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How do I make sure that I don't owe taxes on a disbursement taken from my defined pension plan and rolled into an IRA?

I retired at 63, and chose a reduced retirement monthly payment from my pension plan. I took 20% of the pension plan and transferred it to a roll over IRA.

Feb 01, 2015 by Gilda in  |  Flag
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Gilda,

There are a few moving parts here that will all impact your tax liability. First, the fact that you are receiving a monthly income from your pension plan will cause you to have a tax liability on that income. The portion of the pension that you took in a lump sum and rolled over into an IRA should remain tax deferred as long as you are not taking distributions from it. What year did you take the rollover distribution? You should have received a 1099-R from the pension plan indicating the amount distributed from the plan and the amount that would be subject to taxes. The next question to answer is where did you establish your IRA? That firm's custodian should have issued you a form 5498 that would indicate the amount that was "rolled over" into your IRA. If the amounts on those two forms match and are for the same tax year (or within the 60 day rollover window) you should not owe any taxes.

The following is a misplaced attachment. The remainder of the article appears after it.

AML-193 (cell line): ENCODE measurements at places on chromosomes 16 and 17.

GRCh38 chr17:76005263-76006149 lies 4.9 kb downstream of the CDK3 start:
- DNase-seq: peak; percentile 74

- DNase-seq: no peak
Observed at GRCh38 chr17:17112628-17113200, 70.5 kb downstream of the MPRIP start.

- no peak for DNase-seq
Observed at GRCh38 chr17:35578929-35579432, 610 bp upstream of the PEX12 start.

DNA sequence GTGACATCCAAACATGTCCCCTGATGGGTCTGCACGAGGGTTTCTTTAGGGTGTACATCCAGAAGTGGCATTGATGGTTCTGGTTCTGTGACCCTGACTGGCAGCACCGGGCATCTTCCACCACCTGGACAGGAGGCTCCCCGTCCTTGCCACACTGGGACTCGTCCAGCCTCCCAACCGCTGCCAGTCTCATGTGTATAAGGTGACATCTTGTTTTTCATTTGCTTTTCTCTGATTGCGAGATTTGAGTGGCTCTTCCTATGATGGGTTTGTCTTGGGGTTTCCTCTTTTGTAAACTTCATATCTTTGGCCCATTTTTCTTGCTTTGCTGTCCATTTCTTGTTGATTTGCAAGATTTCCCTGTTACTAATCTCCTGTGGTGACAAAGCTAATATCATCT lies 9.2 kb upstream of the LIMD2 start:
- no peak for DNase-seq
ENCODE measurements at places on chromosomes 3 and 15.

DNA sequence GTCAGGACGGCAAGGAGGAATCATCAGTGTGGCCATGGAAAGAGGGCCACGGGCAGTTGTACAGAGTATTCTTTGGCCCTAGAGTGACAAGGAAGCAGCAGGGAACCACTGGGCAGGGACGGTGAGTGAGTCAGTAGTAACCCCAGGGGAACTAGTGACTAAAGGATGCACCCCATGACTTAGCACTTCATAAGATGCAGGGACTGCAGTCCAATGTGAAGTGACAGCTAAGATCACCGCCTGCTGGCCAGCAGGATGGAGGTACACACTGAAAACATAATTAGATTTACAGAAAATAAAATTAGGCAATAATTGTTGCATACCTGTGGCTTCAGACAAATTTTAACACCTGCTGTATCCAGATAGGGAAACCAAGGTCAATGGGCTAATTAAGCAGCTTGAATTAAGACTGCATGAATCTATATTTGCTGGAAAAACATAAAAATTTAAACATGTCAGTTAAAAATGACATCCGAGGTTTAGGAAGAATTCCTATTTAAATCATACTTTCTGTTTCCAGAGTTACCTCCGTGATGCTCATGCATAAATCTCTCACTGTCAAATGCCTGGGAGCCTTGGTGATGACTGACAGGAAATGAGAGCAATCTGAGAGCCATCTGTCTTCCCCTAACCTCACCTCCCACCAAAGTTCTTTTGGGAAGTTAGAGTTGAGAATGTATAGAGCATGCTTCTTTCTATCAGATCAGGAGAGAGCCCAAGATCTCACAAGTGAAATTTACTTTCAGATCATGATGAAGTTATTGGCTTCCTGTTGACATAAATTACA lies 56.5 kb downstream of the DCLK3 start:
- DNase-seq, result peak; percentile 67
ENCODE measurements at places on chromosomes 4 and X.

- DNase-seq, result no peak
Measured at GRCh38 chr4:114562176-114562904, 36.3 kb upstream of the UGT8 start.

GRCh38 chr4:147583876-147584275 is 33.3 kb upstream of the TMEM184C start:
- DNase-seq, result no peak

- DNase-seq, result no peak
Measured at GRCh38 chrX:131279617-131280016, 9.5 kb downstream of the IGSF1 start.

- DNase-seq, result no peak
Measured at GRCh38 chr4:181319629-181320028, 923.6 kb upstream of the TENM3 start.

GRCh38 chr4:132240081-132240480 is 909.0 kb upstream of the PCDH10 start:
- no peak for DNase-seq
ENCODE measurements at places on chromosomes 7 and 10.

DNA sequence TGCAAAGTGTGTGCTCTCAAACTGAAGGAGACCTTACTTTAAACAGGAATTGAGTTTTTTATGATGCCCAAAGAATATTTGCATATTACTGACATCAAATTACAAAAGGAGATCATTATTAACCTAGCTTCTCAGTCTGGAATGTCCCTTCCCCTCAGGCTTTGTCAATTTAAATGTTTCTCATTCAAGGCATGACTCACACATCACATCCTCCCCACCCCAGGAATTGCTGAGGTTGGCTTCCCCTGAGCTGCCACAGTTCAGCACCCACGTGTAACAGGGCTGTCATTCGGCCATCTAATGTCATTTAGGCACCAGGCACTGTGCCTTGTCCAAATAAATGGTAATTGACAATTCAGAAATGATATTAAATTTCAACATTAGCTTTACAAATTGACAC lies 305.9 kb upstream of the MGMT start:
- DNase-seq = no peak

I would recommend that you consult a CPA and a local advisor to ensure that your rollover IRA and this transaction you have described are meeting your needs.

Regards, Mark

Comment   |  Flag   |  Feb 02, 2015 from Vienna, VA

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Glenn J Downing Level 5

The reply above is exactly right. Essentially this is a matter of paperwork - that the sending firm has coded the distribution as a non-taxable rollover, and that the receiving firm has received it this way. If you effected this transaction in 2014 you should shortly have the 1099R to verify, if you don't have it already. Then you can also call the receiving firm to double-check that they've coded the funds correctly.

Comment   |  Flag   |  Feb 04, 2015 from Miami, FL

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Sean McClay Level 13

Gilda,

Just a note to make to add on to the above that are correct in my opinion. When you get the 1099-R you are going to want to make sure you file that along with your taxes as if you do not it will send up flags with the IRS. You should also receive a 5498 form but not until May that proves that you did in fact roll over your money from one tax deferred vehicle to another of the same. I would also highly recommend seeking out a CPA and advisor in your area to assist you in this matter as Mark mentioned before. Good advice is worth paying for!

Health & Happiness!, Sean

Comment   |  Flag   |  Feb 05, 2015 from Daphne, AL

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